Tuesday, September 13, 2011

Possible Greek Default And Probable U.S. Regulatory Outsourcing

The more a Greek default looks likely, the further into denial some in the financial establishment will go.  International Financing Review posits that a Greek default will not destroy the euro.  Perhaps a Greek default by itself will not be a sufficiently strong straw to break the camel's back.  There's always Italy and Spain, two much more substantial bundles of hay ready to drop.  The plunging share prices of European banks tell us plenty about just how much debt is bearing down on valuations.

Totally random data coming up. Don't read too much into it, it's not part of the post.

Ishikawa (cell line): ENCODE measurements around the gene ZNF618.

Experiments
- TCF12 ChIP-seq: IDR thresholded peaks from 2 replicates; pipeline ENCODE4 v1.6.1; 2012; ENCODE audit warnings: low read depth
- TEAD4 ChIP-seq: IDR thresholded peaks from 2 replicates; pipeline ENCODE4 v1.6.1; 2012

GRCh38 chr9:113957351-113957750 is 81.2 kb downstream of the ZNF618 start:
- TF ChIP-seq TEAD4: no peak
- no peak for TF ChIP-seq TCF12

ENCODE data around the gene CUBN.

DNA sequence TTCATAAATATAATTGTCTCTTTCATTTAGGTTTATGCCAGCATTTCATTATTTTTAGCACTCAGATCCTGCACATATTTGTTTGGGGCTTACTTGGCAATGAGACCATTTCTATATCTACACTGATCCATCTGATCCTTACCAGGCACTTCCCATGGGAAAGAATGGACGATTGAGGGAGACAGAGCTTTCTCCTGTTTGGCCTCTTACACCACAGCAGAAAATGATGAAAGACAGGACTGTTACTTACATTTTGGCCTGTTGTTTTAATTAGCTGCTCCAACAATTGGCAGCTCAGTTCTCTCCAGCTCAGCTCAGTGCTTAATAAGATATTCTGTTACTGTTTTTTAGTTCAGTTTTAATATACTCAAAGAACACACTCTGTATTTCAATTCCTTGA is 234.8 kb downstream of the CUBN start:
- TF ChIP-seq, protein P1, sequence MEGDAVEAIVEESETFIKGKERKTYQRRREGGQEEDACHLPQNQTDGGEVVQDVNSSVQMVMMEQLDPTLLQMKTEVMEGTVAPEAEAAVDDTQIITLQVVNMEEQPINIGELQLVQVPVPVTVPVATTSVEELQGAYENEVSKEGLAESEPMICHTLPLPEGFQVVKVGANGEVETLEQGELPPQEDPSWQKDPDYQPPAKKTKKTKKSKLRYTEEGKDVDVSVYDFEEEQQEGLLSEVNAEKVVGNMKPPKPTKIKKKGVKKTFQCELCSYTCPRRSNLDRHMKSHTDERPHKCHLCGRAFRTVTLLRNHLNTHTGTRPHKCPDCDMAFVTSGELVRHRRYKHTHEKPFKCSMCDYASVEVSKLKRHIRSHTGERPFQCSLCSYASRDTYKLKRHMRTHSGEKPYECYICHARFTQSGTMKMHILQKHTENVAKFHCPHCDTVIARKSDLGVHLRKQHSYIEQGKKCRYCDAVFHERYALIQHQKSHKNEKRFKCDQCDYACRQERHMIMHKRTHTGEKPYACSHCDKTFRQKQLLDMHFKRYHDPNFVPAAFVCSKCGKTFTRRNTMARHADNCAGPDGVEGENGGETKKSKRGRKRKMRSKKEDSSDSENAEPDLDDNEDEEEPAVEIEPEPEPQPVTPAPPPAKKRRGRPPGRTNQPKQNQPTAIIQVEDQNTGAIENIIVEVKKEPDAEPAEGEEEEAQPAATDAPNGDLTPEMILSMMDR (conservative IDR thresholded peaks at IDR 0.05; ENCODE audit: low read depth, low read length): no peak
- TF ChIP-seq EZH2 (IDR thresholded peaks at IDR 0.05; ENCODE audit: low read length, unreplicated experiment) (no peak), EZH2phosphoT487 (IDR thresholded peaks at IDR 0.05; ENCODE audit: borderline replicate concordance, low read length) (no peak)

I love riffing at random on such a fun topic.  We'll have even more fun on this side of the Atlantic if a proposal to surrender some SEC regulatory power to FINRA actually goes through.  The financial sector's capture of government, coupled with the crushing debt burden that will consume revenue meant for law enforcement, is outsourcing the rule of law.  It will pay very well to have friends in high and low places in neofeudal America.

Europe and America need banking but don't necessarily need certain banks.  Both regions need strong regulation of banking.  That observation escapes notice in the midst of efforts to preserve bankers' equity-linked deferred compensation packages.